How to Solve Water Runoff Problems
Water Runoff: What it is and how to prevent it
Do you deal with dry, baked soil in your garden or landscaping? Do you regularly water your plants, trees, and lawn and feel like they are still doing poorly and dying? Is your water bill sky high in the summer?
Gardeners, farmers, and even homeowners can struggle with dry, compacted soil and plants that wilt.
Almost any area of the country has drought condition challenges. Depending on where you live, you might be struggling with your garden every year.
There is a scientific reason watering your garden or lawn with a hose or sprinkler system just doesn’t cut it.
There are also several ways to solve water runoff problems while saving time, water, and money, and still have green, growing plants.
Your soil’s infiltration rate is its ability to soak up water. And guess what? Earth, on its own, isn’t that good at soaking up water.
Many soils need to be amended with organic matter before they can perform well.
Guess how this works in nature? Plants. Green vegetation grows everywhere there is soil, ideally.
Plants help to control erosion, to add nutrients back into the ground, and to improve the soil’s infiltration rates.
When soil is bare, it gets compacted, and it erodes. Bare earth in that condition can’t soak up water very quickly or very well. The water you give your garden from your hose doesn’t end up doing it much good.
Your water bill is going sky high because your soil can only take in a certain amount of water. That amount is based on porosity, moisture content, and thickness of the earth.
Once you have watered your plants and trees to the amount that can be infiltrated into the soil, the rest of the water become water runoff.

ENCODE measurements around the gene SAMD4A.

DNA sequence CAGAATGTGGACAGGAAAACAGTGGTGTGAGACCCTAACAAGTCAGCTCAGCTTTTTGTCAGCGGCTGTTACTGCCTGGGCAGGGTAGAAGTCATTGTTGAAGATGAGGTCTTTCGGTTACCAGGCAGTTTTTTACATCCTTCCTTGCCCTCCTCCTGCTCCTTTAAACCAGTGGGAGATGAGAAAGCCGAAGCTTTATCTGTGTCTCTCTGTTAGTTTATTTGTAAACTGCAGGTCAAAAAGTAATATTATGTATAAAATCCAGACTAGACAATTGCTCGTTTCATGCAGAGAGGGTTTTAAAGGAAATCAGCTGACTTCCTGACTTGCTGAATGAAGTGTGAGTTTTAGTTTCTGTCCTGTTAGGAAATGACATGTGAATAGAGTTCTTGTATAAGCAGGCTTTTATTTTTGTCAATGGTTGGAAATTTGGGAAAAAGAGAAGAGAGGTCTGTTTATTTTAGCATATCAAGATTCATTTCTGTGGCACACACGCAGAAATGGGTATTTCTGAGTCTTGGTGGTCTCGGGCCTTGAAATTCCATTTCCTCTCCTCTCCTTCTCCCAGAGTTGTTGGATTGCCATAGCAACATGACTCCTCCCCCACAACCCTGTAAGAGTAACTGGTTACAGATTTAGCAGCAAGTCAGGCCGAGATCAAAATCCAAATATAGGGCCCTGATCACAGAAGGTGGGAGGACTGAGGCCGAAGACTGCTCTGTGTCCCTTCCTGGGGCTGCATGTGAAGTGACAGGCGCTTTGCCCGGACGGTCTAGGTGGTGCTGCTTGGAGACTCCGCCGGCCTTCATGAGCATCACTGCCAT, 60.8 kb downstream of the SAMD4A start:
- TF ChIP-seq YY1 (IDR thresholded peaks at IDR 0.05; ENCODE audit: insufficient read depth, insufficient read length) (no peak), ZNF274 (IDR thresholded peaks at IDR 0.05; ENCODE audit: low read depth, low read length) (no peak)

What often happens is that the surface of the soil feels dry. Therefore, you water your plants or trees.
However, the water is not infiltrating past the top layers of soil or mulch, and the roots are not drinking in any of the water.
Whatever water the top layers do not need ends up becoming water runoff, and you have then wasted time and money.
How to Improve Your Soil’s Infiltration Rates
Improving your soil’s infiltration rate isn’t as simple as tilling it up and adding a bunch of manure or compost. These measures may help in the short term by allowing more water in for a week or two.
However, when you till your ground, you end up exposing more dirt to erosion. This is the problem modern farmers are facing all across our country.
Soil infiltration rates are essential. If your soil’s rate is good, it can store water for plants. In addition, it can use this water more effectively, without the need for additional water.
When retention rates are good, it also reduces water runoff, which is one of the main culprits for urban and suburban flooding. What little soil there is in these areas often can’t do its job, causing sewer systems to overflow.
When you want to improve your infiltration rates, you need to think long-term.
Best Practices for Better Water Retention Rates